State of the Wordbirds

My last story wasn’t even meant to be a story – I just wrote it on Twitter and people loved it, so I decided it was story-able…

Once again, I’m quite behind. Luckily, I’m on holiday this week, so I have a chance to catch up. Catching all the way up would involve writing 22-23 stories a day, but given I spent Christmas day writing 81, that’s not beyond the bounds. We’ll see.

What’s actually been worrying me, to the point where I was thinking of giving up, was how far behind I was with the actual craneification. I know in a LOGICAL world I would have reacted to that by, say, making cranes, rather than getting completely stuck and neither making cranes nor writing, but it should be clear by now that I do not live in a logical world.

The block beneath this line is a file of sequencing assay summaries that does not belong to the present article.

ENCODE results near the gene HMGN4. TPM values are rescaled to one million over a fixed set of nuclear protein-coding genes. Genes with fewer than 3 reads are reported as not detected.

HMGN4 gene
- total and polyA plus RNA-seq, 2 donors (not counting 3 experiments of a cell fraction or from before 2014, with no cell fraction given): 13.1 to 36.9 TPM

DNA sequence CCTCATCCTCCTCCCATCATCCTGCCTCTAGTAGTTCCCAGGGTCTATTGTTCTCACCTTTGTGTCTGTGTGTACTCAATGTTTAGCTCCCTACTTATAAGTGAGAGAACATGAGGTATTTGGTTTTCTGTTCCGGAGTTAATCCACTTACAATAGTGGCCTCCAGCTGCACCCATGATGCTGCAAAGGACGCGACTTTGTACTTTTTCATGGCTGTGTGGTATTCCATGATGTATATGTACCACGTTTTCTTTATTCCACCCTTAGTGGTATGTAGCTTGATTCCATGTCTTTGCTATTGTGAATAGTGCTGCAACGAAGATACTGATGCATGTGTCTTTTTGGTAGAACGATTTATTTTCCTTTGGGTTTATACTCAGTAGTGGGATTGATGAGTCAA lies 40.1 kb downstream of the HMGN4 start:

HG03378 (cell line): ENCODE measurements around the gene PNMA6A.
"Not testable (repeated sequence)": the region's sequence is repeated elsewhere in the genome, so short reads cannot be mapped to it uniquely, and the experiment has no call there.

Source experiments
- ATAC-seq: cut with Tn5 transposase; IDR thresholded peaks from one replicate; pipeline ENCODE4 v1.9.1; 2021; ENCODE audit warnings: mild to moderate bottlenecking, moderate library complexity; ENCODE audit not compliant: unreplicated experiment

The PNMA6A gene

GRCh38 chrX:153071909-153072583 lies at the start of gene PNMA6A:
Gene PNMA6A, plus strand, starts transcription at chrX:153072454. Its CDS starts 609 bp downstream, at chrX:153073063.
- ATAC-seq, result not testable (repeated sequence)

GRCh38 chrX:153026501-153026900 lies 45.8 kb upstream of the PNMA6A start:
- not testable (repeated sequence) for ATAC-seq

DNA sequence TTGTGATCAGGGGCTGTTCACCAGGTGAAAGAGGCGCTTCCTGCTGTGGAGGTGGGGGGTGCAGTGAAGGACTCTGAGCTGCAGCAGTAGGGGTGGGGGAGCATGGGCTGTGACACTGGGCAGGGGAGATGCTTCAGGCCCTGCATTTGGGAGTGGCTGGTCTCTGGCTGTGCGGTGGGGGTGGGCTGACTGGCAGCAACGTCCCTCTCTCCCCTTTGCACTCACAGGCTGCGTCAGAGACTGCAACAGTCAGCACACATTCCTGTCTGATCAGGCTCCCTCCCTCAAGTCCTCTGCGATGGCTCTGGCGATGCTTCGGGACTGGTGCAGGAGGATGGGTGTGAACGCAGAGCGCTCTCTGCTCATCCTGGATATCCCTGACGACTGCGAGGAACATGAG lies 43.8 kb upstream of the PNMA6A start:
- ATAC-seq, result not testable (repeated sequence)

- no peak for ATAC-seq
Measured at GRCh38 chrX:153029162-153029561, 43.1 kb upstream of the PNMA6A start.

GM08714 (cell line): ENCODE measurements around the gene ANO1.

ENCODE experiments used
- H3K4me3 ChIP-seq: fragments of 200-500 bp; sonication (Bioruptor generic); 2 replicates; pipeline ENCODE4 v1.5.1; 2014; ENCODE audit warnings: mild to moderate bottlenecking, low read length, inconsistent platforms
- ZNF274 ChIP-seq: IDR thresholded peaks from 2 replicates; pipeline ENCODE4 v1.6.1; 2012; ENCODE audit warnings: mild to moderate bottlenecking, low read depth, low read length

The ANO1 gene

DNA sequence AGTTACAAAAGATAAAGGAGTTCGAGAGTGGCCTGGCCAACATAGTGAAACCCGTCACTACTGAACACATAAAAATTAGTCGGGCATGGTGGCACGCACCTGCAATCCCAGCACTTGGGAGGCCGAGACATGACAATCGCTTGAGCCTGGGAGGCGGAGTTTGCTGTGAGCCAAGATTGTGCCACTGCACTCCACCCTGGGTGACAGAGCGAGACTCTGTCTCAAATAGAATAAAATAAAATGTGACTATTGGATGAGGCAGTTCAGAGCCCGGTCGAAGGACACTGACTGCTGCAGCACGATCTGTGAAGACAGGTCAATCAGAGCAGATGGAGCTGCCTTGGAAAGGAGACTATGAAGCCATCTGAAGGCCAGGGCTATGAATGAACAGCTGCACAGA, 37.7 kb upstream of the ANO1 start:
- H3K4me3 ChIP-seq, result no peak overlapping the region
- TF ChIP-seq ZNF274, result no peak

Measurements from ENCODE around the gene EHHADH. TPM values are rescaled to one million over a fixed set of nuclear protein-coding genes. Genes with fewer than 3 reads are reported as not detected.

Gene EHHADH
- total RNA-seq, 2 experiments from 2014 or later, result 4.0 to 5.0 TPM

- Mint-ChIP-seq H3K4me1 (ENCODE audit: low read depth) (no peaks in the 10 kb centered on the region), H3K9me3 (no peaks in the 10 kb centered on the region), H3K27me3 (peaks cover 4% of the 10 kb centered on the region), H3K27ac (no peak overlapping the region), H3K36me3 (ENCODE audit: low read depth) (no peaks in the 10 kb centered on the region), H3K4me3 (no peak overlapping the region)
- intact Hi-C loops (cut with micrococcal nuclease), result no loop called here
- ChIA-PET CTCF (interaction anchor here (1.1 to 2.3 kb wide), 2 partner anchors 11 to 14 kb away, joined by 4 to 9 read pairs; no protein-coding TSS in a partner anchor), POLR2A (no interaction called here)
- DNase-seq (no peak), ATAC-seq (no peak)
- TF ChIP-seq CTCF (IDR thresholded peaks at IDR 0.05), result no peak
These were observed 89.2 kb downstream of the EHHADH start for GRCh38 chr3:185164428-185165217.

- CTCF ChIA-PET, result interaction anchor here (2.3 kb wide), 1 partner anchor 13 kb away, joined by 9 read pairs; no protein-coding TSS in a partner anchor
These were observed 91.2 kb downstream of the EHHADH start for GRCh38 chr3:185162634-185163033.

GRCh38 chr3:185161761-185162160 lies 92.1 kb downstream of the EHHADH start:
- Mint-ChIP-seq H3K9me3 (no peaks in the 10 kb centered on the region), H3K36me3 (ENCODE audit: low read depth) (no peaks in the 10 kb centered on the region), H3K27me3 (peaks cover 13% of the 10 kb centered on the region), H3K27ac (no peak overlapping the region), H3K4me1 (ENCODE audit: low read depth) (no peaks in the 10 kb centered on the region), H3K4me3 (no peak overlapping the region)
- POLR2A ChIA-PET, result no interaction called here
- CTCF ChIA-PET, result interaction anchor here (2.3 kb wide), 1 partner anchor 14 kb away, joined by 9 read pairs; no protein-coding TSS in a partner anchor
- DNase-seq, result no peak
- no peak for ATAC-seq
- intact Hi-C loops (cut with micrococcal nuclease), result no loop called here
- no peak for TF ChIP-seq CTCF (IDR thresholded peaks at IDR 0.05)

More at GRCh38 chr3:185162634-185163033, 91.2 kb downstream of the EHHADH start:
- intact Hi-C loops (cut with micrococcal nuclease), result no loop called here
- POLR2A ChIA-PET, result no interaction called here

HOWEVER. Today I realised what my problem was. I’d been trying to make cranes while reading or watching television, and this was slowing me down like crazy. Each one took me 15-20 minutes. And I thought that was how fast I could go, so being well over 200 cranes behind was worrying, to say the least.

Then tonight I tried making cranes while actually focusing on making cranes. Oh. Right. Each one now takes me 3-4 minutes. THIS IS NOT THE DISASTER I THOUGHT IT WAS. Worth remembering that sometimes the thing you’re scared of proves to be completely non-scary on investigation…

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Phew.

Well, phew.

I’ve written 81 six-word stories today. This puts me at 149 (target is 150.) I deliberately stopped there to avoid setting off my fear of catching up, and hopefully avoid my pattern of following triumph with disaster as well. See, I am sneaky with my sneaking around myself!